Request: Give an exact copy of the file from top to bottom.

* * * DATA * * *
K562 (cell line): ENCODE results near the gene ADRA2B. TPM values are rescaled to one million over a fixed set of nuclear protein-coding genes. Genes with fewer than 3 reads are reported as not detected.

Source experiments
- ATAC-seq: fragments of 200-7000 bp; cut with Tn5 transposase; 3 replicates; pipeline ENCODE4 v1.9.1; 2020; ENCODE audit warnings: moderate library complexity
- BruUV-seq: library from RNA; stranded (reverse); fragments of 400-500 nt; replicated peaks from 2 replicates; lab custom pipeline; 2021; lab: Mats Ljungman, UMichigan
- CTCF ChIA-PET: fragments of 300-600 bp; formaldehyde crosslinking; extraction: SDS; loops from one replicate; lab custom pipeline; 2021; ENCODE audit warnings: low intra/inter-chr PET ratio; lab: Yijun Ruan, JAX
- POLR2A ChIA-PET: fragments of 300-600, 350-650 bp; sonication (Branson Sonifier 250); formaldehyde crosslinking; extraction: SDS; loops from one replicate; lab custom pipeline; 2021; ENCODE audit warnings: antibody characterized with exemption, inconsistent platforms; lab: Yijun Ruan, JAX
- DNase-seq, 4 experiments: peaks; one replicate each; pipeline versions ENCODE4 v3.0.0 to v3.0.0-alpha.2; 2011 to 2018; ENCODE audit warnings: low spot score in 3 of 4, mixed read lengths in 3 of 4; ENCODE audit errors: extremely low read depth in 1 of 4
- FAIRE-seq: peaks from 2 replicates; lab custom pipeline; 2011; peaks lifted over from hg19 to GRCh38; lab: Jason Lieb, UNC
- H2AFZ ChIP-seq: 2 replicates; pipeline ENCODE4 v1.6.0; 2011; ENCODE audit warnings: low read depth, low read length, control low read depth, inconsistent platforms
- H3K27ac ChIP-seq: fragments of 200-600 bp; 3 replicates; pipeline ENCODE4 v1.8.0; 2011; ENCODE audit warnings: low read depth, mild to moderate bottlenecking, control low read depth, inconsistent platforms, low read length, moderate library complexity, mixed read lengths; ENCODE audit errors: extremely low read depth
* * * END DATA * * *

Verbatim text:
K562 (cell line): ENCODE results near the gene ADRA2B. TPM values are rescaled to one million over a fixed set of nuclear protein-coding genes. Genes with fewer than 3 reads are reported as not detected.

Source experiments
- ATAC-seq: fragments of 200-7000 bp; cut with Tn5 transposase; 3 replicates; pipeline ENCODE4 v1.9.1; 2020; ENCODE audit warnings: moderate library complexity
- BruUV-seq: library from RNA; stranded (reverse); fragments of 400-500 nt; replicated peaks from 2 replicates; lab custom pipeline; 2021; lab: Mats Ljungman, UMichigan
- CTCF ChIA-PET: fragments of 300-600 bp; formaldehyde crosslinking; extraction: SDS; loops from one replicate; lab custom pipeline; 2021; ENCODE audit warnings: low intra/inter-chr PET ratio; lab: Yijun Ruan, JAX
- POLR2A ChIA-PET: fragments of 300-600, 350-650 bp; sonication (Branson Sonifier 250); formaldehyde crosslinking; extraction: SDS; loops from one replicate; lab custom pipeline; 2021; ENCODE audit warnings: antibody characterized with exemption, inconsistent platforms; lab: Yijun Ruan, JAX
- DNase-seq, 4 experiments: peaks; one replicate each; pipeline versions ENCODE4 v3.0.0 to v3.0.0-alpha.2; 2011 to 2018; ENCODE audit warnings: low spot score in 3 of 4, mixed read lengths in 3 of 4; ENCODE audit errors: extremely low read depth in 1 of 4
- FAIRE-seq: peaks from 2 replicates; lab custom pipeline; 2011; peaks lifted over from hg19 to GRCh38; lab: Jason Lieb, UNC
- H2AFZ ChIP-seq: 2 replicates; pipeline ENCODE4 v1.6.0; 2011; ENCODE audit warnings: low read depth, low read length, control low read depth, inconsistent platforms
- H3K27ac ChIP-seq: fragments of 200-600 bp; 3 replicates; pipeline ENCODE4 v1.8.0; 2011; ENCODE audit warnings: low read depth, mild to moderate bottlenecking, control low read depth, inconsistent platforms, low read length, moderate library complexity, mixed read lengths; ENCODE audit errors: extremely low read depth